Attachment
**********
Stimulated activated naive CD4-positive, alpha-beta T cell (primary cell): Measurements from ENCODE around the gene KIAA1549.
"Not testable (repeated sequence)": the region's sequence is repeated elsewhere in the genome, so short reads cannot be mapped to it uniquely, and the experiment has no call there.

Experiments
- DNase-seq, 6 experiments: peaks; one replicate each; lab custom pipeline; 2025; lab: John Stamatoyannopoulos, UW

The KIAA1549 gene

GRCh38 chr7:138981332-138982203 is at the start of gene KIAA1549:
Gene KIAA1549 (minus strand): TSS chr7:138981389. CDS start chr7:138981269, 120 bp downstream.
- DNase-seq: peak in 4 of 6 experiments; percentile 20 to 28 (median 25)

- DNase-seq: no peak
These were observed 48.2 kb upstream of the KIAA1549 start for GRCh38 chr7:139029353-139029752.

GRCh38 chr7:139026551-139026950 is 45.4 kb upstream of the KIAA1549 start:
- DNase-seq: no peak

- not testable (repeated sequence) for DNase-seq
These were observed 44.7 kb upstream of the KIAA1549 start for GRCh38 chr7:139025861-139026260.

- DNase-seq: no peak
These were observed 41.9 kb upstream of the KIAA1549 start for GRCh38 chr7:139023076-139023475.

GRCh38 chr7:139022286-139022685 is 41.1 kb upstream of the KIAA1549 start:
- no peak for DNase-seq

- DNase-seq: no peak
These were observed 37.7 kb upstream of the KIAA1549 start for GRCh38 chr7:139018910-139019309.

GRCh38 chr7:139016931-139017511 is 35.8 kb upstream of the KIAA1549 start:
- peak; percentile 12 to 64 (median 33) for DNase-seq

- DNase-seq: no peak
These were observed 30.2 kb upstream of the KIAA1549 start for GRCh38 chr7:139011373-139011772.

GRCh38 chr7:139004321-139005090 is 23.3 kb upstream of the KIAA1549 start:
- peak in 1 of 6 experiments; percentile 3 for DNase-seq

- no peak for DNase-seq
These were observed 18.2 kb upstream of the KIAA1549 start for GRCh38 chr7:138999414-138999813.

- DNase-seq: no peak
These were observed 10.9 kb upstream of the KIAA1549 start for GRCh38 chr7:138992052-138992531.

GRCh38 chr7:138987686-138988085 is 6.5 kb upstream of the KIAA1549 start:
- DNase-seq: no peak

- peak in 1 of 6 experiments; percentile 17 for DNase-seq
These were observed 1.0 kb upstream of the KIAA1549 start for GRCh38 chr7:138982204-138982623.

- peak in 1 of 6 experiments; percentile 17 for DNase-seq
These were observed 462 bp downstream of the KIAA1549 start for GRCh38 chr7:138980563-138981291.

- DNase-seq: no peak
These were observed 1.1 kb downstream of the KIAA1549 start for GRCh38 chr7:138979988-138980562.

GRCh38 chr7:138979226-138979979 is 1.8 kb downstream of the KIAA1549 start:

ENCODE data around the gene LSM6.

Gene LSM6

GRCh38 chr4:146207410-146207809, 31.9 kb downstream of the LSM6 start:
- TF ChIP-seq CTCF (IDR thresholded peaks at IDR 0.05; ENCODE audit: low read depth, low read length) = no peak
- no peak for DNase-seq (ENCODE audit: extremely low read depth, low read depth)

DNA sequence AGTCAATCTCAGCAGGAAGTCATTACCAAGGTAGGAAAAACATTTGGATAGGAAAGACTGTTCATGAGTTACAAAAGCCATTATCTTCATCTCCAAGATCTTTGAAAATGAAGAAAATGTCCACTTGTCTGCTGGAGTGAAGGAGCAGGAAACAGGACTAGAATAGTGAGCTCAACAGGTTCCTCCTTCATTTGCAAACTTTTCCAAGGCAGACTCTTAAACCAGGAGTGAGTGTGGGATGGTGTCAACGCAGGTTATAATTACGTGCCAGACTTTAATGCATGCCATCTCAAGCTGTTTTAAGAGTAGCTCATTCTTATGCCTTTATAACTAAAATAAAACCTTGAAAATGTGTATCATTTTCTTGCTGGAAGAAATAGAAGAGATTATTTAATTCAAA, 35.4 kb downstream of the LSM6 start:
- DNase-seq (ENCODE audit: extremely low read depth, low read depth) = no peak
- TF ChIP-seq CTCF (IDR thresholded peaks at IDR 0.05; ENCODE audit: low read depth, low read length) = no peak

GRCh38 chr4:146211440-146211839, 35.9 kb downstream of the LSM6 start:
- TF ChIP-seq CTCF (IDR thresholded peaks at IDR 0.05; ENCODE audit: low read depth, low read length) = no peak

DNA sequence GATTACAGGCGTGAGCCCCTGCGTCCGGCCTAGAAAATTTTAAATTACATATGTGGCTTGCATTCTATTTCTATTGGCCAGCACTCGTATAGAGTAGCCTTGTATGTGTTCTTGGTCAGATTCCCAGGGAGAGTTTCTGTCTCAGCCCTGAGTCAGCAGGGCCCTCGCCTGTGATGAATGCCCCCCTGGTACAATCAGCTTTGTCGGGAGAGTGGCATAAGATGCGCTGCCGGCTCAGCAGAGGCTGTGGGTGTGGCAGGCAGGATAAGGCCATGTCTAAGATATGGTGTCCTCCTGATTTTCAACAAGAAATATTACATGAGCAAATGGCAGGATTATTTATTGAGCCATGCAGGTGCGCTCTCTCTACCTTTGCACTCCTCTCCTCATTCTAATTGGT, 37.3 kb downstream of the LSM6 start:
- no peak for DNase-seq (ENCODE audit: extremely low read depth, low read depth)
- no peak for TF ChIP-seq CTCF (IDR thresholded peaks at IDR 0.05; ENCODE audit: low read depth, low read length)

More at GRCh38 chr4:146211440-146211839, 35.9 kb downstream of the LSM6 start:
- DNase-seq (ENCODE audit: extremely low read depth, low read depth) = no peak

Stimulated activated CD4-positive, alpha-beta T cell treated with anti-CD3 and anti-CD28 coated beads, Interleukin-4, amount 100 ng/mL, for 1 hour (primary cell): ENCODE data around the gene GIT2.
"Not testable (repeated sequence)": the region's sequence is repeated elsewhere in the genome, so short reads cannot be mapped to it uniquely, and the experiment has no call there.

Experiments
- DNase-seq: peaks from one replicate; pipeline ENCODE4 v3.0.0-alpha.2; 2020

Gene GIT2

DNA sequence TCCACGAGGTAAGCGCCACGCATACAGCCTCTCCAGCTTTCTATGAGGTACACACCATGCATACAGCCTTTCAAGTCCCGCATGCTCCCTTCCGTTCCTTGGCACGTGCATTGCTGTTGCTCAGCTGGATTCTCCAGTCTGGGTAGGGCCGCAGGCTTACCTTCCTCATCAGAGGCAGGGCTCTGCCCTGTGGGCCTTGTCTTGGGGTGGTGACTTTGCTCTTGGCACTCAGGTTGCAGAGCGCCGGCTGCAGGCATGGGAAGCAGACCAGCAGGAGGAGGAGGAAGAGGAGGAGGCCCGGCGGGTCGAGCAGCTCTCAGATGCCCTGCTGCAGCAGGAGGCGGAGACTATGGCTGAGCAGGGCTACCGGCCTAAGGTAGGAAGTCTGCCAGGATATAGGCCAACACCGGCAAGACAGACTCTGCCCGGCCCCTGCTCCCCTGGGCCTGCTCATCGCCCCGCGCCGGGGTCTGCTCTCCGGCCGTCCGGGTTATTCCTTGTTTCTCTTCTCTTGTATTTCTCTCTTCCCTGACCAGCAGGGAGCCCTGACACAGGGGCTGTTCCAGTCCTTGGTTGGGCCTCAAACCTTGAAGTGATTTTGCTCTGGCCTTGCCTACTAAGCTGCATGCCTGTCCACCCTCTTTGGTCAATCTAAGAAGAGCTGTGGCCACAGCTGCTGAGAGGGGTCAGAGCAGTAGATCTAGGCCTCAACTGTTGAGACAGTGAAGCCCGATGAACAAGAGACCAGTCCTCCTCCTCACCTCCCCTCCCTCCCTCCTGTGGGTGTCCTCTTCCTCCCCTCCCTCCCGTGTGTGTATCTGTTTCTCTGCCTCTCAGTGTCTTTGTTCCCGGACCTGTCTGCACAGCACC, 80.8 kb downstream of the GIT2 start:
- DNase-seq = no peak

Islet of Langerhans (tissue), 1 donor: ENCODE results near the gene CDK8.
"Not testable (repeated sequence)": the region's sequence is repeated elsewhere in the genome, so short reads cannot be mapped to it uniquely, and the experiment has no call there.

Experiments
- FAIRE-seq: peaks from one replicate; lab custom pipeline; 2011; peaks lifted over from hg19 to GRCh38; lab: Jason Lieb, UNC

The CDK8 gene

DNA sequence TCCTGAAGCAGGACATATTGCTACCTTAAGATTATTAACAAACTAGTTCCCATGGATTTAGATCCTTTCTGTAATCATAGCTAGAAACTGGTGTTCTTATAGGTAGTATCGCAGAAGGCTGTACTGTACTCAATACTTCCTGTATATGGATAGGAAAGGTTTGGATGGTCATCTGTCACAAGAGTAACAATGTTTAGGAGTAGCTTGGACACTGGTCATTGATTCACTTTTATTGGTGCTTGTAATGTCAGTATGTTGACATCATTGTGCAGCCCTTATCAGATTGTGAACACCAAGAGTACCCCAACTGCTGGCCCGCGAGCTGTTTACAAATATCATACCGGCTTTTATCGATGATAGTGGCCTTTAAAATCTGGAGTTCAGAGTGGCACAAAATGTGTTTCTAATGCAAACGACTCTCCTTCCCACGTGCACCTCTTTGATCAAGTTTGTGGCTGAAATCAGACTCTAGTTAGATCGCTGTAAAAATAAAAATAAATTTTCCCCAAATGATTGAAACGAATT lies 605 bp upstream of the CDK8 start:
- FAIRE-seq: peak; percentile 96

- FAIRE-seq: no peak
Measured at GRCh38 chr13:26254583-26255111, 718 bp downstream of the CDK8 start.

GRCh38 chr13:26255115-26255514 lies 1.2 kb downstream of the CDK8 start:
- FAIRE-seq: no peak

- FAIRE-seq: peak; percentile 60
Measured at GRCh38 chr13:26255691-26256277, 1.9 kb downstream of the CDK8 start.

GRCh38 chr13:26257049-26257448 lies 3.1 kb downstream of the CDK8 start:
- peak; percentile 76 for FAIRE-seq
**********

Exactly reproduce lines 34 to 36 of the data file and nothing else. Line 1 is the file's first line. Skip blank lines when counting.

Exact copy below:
These were observed 1.0 kb upstream of the KIAA1549 start for GRCh38 chr7:138982204-138982623.

- peak in 1 of 6 experiments; percentile 17 for DNase-seq
These were observed 462 bp downstream of the KIAA1549 start for GRCh38 chr7:138980563-138981291.